Former Reserve Bank of India Governor Urjit Patel said last month that the government did not fully play its role as principal manager of the country’s economic health, and that banks were over-lending before 2014. In his first public comments after resigning as RBI chief, he said that this has resulted in the current bad loan mess and the resultant low capital buffers.

Patel made these remarks at Stanford University’s ‘Annual Conference on Indian Economic Policy’ on June 3.

Patel said in the presentation that the banks had failed to maintain balanced credit lending growth before 2014 and that they had applied very little risk analysis and management in sifting good assets from bad. The regulators, he said, failed to react quickly to improve recovery or cut losses.

In 2014, the RBI had started an asset quality review, which led to the recognition of the huge pile of hidden stress in the system and resolution through the introduction of bankruptcy laws.

Patel blamed the erstwhile United Progressive Alliance government for not stepping in because “it was receiving significant dividends”. “How did we get here? Plenty of blame to go around! Prior to 2014, all stakeholders failed to play their role adequately. Banks, the regulator and government,” Patel said in his first comments after his resignation.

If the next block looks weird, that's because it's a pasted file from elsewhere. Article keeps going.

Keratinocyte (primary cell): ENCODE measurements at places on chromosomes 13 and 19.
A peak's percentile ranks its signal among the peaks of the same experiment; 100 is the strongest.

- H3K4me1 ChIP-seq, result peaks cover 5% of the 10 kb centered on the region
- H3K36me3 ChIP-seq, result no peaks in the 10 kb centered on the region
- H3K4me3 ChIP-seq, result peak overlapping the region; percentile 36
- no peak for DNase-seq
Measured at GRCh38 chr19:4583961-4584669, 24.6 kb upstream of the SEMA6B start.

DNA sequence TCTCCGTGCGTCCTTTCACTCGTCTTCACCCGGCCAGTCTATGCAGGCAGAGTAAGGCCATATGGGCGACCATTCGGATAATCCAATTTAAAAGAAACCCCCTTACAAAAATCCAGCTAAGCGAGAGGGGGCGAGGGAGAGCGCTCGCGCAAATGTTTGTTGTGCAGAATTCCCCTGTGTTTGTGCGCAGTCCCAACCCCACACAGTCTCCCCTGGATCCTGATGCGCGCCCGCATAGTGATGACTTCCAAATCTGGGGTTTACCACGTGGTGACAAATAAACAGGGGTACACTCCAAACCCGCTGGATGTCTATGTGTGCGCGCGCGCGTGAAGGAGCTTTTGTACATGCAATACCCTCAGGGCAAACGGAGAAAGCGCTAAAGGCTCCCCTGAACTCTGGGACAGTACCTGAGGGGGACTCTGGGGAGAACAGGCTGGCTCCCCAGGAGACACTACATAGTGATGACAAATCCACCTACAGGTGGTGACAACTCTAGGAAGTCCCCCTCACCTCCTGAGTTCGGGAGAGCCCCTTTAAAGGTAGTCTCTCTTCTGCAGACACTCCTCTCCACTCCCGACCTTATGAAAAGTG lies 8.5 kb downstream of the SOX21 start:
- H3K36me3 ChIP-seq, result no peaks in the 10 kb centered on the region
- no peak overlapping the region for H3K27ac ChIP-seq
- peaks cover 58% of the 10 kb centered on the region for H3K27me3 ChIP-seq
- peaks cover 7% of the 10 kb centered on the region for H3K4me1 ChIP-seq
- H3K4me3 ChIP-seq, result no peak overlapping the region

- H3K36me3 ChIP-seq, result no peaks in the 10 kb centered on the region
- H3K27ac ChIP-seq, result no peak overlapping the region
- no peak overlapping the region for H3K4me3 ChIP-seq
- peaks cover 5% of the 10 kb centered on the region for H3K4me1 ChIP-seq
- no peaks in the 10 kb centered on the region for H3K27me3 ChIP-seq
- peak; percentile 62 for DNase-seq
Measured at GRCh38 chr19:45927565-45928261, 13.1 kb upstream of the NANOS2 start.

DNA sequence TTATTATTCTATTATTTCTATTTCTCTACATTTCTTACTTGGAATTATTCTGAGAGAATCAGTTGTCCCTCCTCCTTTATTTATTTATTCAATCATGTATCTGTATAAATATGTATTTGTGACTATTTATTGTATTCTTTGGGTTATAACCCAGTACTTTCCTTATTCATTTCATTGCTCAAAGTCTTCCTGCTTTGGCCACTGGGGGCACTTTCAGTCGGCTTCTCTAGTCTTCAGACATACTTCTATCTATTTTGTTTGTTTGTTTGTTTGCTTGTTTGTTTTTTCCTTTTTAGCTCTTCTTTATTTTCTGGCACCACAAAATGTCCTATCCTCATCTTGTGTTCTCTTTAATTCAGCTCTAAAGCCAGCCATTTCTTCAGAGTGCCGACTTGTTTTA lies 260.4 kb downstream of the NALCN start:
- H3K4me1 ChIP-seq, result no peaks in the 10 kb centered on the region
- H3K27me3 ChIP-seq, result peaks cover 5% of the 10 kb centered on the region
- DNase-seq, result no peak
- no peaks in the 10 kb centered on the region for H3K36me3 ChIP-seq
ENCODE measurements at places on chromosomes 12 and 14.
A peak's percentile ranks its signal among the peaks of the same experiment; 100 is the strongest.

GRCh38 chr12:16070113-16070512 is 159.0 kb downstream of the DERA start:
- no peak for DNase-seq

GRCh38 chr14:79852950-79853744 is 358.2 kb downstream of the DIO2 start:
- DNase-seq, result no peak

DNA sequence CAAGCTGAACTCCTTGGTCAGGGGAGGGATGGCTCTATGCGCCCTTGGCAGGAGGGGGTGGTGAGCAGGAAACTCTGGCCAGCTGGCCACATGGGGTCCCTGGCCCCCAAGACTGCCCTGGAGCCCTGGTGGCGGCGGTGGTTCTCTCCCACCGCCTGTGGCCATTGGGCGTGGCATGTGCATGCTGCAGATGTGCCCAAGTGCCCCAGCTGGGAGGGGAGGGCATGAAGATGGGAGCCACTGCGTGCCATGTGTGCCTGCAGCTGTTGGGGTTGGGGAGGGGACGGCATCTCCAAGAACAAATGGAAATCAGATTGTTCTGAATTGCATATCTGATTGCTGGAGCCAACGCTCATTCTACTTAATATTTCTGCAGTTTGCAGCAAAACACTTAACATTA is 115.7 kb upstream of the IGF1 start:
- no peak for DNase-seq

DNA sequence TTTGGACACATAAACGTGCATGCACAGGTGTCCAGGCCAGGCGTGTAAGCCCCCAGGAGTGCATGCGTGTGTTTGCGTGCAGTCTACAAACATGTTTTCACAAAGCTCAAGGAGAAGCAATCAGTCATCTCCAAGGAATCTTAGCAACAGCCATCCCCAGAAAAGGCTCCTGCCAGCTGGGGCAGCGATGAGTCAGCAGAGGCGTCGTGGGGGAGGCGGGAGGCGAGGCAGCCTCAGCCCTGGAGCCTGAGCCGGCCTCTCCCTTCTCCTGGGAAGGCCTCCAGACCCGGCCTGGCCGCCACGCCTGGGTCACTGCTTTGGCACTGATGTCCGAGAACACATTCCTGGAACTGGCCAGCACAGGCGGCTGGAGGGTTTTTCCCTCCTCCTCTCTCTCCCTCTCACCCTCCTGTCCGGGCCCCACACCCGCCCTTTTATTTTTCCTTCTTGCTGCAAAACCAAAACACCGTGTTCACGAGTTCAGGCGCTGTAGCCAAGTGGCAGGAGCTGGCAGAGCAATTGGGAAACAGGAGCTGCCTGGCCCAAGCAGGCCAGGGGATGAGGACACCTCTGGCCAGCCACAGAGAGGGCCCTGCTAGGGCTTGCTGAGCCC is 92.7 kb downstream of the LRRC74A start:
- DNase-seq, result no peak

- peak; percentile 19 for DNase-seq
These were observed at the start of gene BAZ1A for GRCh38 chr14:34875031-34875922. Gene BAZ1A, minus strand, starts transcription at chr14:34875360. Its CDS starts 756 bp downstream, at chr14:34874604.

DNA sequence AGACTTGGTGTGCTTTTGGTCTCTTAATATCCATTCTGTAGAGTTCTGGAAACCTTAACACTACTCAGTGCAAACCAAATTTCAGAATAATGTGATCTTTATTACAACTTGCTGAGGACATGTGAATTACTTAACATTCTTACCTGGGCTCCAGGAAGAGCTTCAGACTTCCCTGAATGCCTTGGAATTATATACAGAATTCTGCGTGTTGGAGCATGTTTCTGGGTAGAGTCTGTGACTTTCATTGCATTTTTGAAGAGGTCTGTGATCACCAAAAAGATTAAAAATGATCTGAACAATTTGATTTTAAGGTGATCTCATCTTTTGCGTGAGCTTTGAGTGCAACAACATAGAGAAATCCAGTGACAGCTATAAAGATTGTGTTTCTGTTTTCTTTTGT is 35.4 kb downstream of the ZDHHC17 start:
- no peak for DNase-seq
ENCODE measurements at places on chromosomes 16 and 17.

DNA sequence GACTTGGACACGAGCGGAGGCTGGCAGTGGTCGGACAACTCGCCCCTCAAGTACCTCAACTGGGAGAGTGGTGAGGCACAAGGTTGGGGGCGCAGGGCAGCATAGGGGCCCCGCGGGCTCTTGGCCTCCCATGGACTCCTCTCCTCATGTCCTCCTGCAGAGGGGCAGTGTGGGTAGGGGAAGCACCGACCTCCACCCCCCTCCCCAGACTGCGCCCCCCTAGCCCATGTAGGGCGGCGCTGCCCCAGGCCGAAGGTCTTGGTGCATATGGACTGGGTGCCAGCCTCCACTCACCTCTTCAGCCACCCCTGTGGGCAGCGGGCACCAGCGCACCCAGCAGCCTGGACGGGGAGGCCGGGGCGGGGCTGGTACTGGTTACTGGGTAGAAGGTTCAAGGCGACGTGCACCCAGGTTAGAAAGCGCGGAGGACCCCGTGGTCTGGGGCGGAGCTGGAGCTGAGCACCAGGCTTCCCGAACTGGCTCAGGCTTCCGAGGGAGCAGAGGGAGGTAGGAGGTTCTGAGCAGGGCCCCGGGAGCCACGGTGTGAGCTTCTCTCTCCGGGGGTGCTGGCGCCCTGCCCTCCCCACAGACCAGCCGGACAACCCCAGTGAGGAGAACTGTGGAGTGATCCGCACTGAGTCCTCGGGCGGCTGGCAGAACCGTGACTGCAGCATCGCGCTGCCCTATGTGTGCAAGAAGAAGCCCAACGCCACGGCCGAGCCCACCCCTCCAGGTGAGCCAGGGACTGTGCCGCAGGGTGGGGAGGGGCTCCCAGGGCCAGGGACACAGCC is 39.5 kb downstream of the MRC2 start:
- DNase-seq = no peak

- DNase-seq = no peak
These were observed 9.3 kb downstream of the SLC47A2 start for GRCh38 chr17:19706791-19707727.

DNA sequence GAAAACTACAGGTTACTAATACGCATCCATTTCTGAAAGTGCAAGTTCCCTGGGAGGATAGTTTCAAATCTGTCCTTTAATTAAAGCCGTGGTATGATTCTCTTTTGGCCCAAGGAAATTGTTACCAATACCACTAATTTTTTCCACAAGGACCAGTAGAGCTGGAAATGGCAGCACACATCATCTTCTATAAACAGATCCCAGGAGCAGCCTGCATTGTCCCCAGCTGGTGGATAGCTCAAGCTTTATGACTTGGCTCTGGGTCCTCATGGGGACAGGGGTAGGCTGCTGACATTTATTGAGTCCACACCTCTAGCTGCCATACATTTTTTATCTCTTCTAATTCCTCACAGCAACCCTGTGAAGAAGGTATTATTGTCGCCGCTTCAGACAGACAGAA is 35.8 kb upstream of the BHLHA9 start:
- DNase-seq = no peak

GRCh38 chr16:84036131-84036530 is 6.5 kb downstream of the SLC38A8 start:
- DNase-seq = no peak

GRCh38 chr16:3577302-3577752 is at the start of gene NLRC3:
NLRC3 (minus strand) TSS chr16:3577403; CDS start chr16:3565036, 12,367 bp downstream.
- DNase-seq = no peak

Patel said the current capital adequacy of public sector banks was “in effect, overstated” if one sees how Indian lenders stand compared to their global counterparts. He pointed out that three big public sector banks – State Bank of India, Canara Bank and Central Bank of India – may require over Rs 250 billion in estimated capital in the 2019-’20 financial year.

He argued that the provision coverage ratio of Indian banks is lower than that of most other countries, while their net non-performing assets are higher than those of their global counterparts. He said provisions as a percentage of capital jumped from 12% in 2011 to 42% in 2017 – much higher than what is in countries such as South Africa, South Korea, Brazil, and China.

“Temptation to reset ‘back to the past’ should be eschewed,” Patel advised the present government, adding that “episodic concerns” on stability are possible if there is “foot dragging, or, worse, back-peddling and the concomitant delays.”

“Short-cuts/sweeping the problem under the carpet is unlikely to work; but will only delay unlocking of capital, and come in the way of financing future investment efficiently,” he warned.

In December 2018, Urjit Patel – who had replaced Raghuram Rajan as RBI governor just before demonetisation, but later developed sharp differences with the government over the question of the central bank’s reserves – resigned due to “personal reasons.” Patel was the first central bank governor in decades to resign before his term ended.